Jump to content
CrazyBoards.org

Recommended Posts

Would you consider letting people know that you sometimes have a hard time telling if other people find your questions intrusive or nosy? And you'd appreciate it if they could let you know when they see you doing it?

 

Link to comment
Share on other sites

Anna, I could have written this question!  I have to tell you what my therapist has said *to me* about trying to find that line between personal dysfunction and OCD:  isn't questioning yourself constantly just another way of indulging the OCD?    (and I know she would say that, because she's annoying and often right)

In this case, is it possible that you don't want to be a nosy person so you're desperately trying to figure out the reason so you can stop?  What I've found is that I can't ever know for sure if it's me or the disorder, and frankly I'm no longer sure that's the right question to ask ourselves.  Truth be told, I have a lot of reasons for my behavior and simply having the knowledge hasn't magically cured me of anything. 

Making better choices is what stops an expression of a behavior.  Sure, in the long term knowing the reasons behind our behavior can help provide motivation for change, but...  in the here and now, which is all we have control over, I find it best to change my actions.  This philosophy has given me visible results.  (And then I do the is this my disorder vs is this my fucked up self dance in therapy, where I have a spotter.)

The first step is noticing when you're asking a lot of questions: catching yourself.  Then I check that against reality:  do I have any reason to believe this specific person's anomalous behavior is going to be dangerous to me?  Is their behavior upsetting me in other ways?   

Then, finally, when I'm pretty sure that it's just my relationship-OCD flaring up again, I decide to change my behavior, and stop asking questions.  Or, since a conversation is a two way street, maybe I can tell them, "sorry, I don't mean to be nosy!" and then share something personal in return.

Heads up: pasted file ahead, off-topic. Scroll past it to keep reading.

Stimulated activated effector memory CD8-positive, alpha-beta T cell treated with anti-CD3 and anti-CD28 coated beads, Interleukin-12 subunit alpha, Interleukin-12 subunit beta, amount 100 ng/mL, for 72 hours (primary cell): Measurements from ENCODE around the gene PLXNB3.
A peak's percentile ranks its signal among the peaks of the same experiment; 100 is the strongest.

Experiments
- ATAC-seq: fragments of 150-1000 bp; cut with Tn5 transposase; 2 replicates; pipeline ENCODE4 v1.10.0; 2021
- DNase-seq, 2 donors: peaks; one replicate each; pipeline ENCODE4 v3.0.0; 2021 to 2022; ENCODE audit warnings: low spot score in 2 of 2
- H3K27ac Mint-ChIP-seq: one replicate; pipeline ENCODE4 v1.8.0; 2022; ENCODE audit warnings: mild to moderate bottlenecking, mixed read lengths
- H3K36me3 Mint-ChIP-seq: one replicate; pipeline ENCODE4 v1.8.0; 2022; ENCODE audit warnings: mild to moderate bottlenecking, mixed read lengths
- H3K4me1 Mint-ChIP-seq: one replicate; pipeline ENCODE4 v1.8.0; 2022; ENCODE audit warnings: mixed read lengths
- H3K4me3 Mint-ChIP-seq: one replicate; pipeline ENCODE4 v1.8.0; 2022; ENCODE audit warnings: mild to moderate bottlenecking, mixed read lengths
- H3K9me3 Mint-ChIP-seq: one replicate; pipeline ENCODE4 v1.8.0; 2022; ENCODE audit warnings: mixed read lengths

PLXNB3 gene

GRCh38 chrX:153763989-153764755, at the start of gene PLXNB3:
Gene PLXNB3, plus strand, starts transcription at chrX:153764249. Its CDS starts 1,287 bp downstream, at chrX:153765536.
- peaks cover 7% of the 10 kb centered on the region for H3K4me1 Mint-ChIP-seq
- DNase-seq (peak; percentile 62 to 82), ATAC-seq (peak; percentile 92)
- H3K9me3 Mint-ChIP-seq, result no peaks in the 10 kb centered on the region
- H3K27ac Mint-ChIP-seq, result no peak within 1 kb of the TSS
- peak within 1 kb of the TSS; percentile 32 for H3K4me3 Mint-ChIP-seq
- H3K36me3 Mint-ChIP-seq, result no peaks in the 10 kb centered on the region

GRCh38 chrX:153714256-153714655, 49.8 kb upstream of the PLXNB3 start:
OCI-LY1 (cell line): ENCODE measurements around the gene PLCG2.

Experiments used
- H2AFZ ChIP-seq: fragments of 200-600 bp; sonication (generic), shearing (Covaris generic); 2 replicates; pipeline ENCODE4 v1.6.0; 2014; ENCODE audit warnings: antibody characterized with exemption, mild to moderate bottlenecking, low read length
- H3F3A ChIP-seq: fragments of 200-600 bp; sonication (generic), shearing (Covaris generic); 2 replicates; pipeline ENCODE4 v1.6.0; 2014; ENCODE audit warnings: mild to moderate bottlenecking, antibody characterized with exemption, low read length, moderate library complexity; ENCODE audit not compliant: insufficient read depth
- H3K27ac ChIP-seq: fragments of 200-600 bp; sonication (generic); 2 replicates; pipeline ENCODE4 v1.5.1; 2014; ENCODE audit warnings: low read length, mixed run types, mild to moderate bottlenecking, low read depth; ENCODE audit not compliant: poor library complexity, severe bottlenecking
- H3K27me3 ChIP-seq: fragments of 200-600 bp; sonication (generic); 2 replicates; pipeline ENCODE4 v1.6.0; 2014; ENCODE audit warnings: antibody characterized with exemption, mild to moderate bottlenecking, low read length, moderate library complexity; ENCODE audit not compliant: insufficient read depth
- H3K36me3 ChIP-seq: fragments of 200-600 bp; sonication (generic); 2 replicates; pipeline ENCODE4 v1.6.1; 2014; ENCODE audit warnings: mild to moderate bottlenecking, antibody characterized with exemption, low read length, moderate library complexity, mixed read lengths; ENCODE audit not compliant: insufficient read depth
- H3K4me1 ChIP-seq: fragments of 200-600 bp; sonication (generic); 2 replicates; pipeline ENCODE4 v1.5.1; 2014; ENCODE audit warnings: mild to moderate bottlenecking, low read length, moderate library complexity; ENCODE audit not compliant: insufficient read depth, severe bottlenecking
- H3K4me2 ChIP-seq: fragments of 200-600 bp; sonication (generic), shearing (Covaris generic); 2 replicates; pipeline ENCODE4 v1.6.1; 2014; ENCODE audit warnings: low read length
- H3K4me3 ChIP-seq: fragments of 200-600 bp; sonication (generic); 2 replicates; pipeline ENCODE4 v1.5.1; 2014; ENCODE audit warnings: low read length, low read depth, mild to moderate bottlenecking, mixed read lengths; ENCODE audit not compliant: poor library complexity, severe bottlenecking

Edited by saveyoursanity
Link to comment
Share on other sites

On 12/20/2015 at 9:26 AM, saveyoursanity said:

Anna, I could have written this question!  I have to tell you what my therapist has said *to me* about trying to find that line between personal dysfunction and OCD:  isn't questioning yourself constantly just another way of indulging the OCD?    (and I know she would say that, because she's annoying and often right)

In this case, is it possible that you don't want to be a nosy person so you're desperately trying to figure out the reason so you can stop?  What I've found is that I can't ever know for sure if it's me or the disorder, and frankly I'm no longer sure that's the right question to ask ourselves.  Truth be told, I have a lot of reasons for my behavior and simply having the knowledge hasn't magically cured me of anything. 

Making better choices is what stops an expression of a behavior.  Sure, in the long term knowing the reasons behind our behavior can help provide motivation for change, but...  in the here and now, which is all we have control over, I find it best to change my actions.  This philosophy has given me visible results.  (And then I do the is this my disorder vs is this my fucked up self dance in therapy, where I have a spotter.)

The first step is noticing when you're asking a lot of questions: catching yourself.  Then I check that against reality:  do I have any reason to believe this specific person's anomalous behavior is going to be dangerous to me?  Is their behavior upsetting me in other ways?   

Then, finally, when I'm pretty sure that it's just my relationship-OCD flaring up again, I decide to change my behavior, and stop asking questions.  Or, since a conversation is a two way street, maybe I can tell them, "sorry, I don't mean to be nosy!" and then share something personal in return.

Thanks, that's a very helpful response. I'm going to try to curb my own actions, because you're right- I can't control my screwy brain, but I do control what I do. I think giving my friends permission to call me out and language for doing it should also help. It could become a crutch, but maybe it will be helpful in the short-term. 

I have another question- does relationship-OCD effect friendships as well as romantic relationships?

Link to comment
Share on other sites

While I believe the theory of Relationship OCD specifically speaks about it being romantic partners, I personally have noticed people with relationship OCD expressing it most towards their intimate companions in life, whether romantic or platonic. 

Based purely on my laymen experience and logic, I would argue it seems more likely that if your "r-ship OCD-like behaviors" only express themselves towards one type of relationship, there's something about that type of relationship that's more anxiety provoking.  It could be trauma-related or lack of knowledge-based, depending on yr specific anxiety triggers.

Link to comment
Share on other sites

Join the conversation

You can post now and register later. If you have an account, sign in now to post with your account.

Guest
Reply to this topic...

×   Pasted as rich text.   Paste as plain text instead

  Only 75 emoji are allowed.

×   Your link has been automatically embedded.   Display as a link instead

×   Your previous content has been restored.   Clear editor

×   You cannot paste images directly. Upload or insert images from URL.

 Share

×
×
  • Create New...